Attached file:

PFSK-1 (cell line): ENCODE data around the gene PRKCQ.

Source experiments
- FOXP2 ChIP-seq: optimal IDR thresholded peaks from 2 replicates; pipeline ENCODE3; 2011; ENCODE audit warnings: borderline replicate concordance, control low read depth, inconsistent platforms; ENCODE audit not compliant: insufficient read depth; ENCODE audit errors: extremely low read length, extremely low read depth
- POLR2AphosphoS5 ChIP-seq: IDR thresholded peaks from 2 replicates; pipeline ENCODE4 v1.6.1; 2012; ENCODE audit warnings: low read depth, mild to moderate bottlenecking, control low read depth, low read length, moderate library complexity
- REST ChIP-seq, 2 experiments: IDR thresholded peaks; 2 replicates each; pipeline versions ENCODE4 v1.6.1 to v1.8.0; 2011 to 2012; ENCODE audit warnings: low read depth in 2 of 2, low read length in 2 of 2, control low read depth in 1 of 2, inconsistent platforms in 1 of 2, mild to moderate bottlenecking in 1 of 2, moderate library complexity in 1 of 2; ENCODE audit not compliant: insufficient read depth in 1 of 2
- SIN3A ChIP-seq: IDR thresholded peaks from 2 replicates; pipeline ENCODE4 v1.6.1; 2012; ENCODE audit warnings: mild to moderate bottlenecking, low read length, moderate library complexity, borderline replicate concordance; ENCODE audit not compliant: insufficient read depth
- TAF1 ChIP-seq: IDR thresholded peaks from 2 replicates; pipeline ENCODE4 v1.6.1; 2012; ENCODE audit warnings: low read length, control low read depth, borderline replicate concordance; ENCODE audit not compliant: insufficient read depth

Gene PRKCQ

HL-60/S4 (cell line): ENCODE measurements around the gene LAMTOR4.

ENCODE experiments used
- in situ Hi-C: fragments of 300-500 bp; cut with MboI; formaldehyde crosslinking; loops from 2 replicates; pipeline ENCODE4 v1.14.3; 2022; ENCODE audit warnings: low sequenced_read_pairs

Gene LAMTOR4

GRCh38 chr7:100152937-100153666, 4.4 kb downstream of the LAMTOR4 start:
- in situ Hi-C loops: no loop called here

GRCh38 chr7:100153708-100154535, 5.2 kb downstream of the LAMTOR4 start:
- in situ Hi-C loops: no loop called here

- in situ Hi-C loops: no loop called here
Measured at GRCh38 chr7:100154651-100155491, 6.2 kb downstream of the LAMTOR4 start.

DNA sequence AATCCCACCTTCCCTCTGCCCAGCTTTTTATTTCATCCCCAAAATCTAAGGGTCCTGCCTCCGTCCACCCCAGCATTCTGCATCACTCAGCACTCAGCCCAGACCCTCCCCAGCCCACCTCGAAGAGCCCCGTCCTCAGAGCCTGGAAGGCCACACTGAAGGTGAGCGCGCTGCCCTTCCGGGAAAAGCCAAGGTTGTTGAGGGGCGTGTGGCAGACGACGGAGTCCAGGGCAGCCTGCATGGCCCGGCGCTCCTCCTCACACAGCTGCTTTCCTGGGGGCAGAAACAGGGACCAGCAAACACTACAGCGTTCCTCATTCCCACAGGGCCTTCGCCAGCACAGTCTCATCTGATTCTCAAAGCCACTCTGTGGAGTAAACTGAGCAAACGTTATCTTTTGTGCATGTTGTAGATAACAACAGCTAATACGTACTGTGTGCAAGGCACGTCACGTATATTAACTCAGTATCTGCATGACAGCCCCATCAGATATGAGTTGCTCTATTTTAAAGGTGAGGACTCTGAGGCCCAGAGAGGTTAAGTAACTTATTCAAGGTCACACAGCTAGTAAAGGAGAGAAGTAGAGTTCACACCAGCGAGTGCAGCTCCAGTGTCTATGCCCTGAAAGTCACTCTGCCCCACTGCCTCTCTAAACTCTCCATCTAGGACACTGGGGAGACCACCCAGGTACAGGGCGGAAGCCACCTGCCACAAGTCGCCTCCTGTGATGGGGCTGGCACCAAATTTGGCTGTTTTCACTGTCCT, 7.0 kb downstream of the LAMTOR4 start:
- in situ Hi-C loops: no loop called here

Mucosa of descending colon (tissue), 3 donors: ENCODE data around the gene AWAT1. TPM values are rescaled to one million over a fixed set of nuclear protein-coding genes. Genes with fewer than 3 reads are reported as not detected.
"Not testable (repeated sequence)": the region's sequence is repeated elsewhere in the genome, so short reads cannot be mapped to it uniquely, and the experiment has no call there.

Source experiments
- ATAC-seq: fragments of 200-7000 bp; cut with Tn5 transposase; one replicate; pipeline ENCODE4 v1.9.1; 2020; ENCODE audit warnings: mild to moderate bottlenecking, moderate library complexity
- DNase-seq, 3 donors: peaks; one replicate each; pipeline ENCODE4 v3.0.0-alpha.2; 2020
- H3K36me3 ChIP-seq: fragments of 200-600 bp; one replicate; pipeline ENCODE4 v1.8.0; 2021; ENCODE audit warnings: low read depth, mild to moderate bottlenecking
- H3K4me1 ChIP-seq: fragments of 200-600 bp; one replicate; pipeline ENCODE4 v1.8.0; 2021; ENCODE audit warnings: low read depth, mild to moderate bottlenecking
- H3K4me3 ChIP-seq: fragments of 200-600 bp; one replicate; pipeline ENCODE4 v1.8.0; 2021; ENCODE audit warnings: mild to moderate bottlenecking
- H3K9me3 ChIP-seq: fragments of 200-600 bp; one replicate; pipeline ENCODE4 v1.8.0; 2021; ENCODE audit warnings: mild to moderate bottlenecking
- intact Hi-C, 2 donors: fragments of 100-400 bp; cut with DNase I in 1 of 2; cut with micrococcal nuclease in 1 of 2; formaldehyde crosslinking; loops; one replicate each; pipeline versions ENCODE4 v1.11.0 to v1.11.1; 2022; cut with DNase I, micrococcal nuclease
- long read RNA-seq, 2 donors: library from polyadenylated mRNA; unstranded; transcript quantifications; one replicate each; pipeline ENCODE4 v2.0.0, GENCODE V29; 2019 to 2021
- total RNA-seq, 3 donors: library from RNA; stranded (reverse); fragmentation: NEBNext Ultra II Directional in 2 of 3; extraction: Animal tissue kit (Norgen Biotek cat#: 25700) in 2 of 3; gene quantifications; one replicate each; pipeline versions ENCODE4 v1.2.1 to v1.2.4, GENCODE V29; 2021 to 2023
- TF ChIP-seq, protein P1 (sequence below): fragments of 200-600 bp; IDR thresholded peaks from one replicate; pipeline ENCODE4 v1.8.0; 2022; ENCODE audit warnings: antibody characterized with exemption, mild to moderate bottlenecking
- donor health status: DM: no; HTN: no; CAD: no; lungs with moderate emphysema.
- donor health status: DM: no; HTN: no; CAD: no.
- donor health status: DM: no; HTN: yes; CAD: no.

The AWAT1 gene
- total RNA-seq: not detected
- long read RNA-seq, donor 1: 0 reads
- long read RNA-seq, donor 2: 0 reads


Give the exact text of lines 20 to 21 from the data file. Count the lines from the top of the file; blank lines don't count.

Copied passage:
- in situ Hi-C loops: no loop called here

Mucosa of descending colon (tissue), 3 donors: ENCODE data around the gene AWAT1. TPM values are rescaled to one million over a fixed set of nuclear protein-coding genes. Genes with fewer than 3 reads are reported as not detected.